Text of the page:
An article in the Washington Post on Singapore as a window into the reversal of the forces that
brought unprecedented global mobility to goods, services, investment and labor.
Thousands of foreign workers, including London School of Economics graduates with six-digit salaries and desperately poor Bangladeshi factory workers, are streaming home as the economy here suffers the worst of the recessions in Southeast Asia. Singapore is an epicenter of what analysts call a new flow of reverse migration away from hard-hit, globalized economies, including Dubai and Britain, that were once beacons for foreign labor. Economists from Credit Suisse predict an exodus of 200,000 foreigners — or one in every 15 workers here — by the end of 2010.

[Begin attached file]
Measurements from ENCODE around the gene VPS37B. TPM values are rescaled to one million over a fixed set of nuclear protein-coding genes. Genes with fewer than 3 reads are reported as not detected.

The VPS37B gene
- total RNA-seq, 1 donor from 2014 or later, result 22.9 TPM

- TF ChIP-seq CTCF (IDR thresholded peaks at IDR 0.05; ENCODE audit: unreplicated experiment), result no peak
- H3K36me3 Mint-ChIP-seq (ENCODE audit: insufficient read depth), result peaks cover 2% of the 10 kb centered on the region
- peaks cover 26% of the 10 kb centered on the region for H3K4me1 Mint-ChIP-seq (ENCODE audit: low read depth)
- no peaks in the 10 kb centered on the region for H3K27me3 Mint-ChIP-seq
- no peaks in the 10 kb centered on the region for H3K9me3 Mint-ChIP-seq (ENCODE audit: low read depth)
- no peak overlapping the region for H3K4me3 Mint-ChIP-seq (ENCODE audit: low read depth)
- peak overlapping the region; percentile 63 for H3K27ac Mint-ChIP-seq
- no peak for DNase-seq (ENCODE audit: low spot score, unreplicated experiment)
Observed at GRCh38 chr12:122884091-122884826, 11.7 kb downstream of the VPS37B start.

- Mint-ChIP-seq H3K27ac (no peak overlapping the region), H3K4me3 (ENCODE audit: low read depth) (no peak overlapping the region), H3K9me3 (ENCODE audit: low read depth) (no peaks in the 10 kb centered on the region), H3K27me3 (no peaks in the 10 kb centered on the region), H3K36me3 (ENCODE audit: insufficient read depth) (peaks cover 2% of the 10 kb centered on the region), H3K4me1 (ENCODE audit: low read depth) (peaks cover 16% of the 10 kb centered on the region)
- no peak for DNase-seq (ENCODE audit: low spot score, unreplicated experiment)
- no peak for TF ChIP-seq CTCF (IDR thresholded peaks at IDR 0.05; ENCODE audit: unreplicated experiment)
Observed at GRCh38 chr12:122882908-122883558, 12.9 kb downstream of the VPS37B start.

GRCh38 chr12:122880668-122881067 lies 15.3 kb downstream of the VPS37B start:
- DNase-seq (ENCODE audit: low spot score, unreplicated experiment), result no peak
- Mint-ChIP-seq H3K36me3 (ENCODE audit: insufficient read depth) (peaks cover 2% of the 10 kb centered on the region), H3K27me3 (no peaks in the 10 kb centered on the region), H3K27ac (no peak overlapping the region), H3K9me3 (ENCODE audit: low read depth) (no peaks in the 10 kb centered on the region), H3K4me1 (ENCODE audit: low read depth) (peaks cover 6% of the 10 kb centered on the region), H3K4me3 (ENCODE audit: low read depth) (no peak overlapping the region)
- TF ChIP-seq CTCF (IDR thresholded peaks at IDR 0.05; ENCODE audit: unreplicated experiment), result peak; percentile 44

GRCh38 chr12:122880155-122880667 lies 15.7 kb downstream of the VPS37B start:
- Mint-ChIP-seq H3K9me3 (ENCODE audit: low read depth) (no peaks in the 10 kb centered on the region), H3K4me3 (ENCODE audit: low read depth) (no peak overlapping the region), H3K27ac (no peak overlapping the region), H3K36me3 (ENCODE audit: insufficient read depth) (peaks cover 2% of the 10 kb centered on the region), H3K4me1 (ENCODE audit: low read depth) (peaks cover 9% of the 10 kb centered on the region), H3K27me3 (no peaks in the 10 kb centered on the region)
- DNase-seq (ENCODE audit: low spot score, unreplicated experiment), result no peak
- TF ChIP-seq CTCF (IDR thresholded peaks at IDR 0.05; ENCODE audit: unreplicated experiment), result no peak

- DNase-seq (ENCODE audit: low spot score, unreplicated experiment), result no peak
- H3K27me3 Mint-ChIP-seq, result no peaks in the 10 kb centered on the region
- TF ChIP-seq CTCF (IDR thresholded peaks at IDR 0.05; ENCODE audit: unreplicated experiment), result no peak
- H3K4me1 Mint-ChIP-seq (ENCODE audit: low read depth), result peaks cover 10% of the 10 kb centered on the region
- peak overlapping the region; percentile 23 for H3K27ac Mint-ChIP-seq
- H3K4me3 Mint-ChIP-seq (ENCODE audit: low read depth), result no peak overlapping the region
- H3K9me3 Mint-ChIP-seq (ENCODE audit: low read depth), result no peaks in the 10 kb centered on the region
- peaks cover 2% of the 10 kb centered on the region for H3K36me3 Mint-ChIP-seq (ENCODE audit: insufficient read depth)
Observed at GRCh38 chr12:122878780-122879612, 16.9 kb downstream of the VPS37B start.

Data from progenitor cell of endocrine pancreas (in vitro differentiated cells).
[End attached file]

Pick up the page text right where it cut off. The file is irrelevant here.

Singapore’s exports collapsed by a stunning 35 percent in January, mirroring much of the rest of Asia. The export boom here was tied to credit-fueled buying sprees in the United States that stopped abruptly and may take years to return, if ever. Manufacturers are grasping for a Plan B. But none of the options — mining domestic markets, or trying to tap consumers in still-growing China and India — offers a truly viable solution. Adding to fears of a years-long depression for exports is a rising tide of trade protectionism in countries including neighboring Indonesia.